Over 8,000 years ago, a small group of people set up camp on the shores of a vast lake and used it as a base to hunt, fish and forage in the surrounding landscape. They cooked eels and trout, pig, hares and wildfowl over campfires, as other members of the tribe skilfully worked stone into sharp flakes. They banded those flakes onto wooden shafts to make serrated tools, while others attached flakes to longer poles to make barbed fish spears. They collected hazelnuts from the abundant trees around the lake edge, and chopped wood for the fires. Eventually the seasons changed, and the group moved on, following the game to new pastures.
The Mesolithic Landscapes at Lough Boora
Although there is nothing to be seen of the ephemeral site today, the discoveries at Lough Boora are important because it was long believed that the Mesolithic hunter gatherers only ranged close to the coast, and that the midlands of Ireland were essentially barren of human activity and uncolonised. Lough Boora has categorically proven that this was not the case, and that the midlands were also an important landscape in the Irish Mesolithic. You can read more about the discoveries below the gallery.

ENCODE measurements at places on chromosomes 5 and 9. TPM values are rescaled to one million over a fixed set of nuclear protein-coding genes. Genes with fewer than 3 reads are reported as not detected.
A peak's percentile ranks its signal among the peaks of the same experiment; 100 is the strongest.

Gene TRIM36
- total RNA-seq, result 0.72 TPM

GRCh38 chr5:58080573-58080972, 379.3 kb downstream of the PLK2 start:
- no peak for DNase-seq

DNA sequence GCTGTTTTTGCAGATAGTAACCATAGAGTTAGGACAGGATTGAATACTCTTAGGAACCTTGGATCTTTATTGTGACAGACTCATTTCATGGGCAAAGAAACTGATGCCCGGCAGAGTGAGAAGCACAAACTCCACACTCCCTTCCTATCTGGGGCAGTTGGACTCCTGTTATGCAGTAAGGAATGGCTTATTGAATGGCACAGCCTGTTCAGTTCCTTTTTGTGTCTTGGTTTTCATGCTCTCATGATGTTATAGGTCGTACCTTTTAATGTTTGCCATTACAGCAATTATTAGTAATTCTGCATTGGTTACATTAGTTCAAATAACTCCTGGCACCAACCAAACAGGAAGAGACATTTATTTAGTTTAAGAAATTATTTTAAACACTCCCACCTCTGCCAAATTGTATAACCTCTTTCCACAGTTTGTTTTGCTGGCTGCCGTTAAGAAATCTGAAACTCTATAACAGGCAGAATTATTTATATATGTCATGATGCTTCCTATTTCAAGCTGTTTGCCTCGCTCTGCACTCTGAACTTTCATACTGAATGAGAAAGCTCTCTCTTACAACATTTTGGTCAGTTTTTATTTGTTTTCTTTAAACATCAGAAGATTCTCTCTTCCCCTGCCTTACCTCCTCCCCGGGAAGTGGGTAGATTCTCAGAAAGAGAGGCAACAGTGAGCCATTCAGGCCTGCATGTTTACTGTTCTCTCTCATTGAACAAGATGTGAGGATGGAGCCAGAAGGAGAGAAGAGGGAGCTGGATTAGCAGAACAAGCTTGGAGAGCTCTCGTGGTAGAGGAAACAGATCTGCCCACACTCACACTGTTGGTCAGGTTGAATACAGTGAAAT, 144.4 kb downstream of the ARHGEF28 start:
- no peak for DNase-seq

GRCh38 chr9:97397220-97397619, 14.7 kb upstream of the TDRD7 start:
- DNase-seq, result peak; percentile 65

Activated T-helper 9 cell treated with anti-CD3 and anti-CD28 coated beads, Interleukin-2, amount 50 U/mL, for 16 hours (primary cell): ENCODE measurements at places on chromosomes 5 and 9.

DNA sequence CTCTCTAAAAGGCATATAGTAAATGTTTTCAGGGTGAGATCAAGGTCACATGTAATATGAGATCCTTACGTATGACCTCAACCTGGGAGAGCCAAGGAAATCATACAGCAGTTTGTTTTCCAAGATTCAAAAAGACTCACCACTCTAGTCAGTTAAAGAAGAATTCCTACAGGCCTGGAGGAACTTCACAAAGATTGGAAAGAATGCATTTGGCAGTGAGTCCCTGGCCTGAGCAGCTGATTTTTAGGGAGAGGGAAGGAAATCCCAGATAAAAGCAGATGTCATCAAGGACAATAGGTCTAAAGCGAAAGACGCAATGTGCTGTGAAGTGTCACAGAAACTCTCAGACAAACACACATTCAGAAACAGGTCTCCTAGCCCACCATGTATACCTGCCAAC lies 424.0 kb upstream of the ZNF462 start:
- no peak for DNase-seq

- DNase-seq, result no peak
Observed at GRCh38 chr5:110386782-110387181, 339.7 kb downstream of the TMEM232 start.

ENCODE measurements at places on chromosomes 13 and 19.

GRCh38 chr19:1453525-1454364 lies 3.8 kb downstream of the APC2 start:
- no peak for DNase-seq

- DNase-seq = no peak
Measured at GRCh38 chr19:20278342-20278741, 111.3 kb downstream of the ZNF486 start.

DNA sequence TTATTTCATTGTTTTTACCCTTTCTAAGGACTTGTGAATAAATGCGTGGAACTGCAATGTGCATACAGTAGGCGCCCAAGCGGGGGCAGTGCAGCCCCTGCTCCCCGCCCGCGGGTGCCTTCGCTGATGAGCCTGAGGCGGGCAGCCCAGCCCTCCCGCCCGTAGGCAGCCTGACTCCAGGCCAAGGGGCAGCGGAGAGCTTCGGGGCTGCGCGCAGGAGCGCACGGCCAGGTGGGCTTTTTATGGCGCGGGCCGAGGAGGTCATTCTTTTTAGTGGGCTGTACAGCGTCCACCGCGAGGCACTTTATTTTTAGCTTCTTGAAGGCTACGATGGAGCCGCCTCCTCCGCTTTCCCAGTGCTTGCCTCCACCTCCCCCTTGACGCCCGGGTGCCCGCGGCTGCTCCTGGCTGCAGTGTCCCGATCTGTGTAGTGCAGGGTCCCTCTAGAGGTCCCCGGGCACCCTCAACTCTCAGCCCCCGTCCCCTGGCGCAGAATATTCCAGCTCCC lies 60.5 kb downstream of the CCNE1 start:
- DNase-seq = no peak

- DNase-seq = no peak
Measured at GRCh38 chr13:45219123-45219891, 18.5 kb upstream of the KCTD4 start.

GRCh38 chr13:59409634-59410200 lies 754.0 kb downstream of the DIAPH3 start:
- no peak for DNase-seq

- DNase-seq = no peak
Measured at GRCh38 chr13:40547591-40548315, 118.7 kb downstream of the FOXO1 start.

Lough Boora Discovery Park & Wildlife Sanctuary
Today Lough Boora has been transformed into a wonderful sanctuary for wildlife and an amenity for the community, with over 50km of cycle and walking routes which allow visitors to absorb the unique atmosphere of this special place and see some innovative sculptures by artists from all over the world. There is also a nice cafe and bicycle hire. When visiting be sure to take a trip to the village of Kilcormac next door to the park. It is a charming place with a big story to tell, as featured in our free audio guide that we produced with the local community.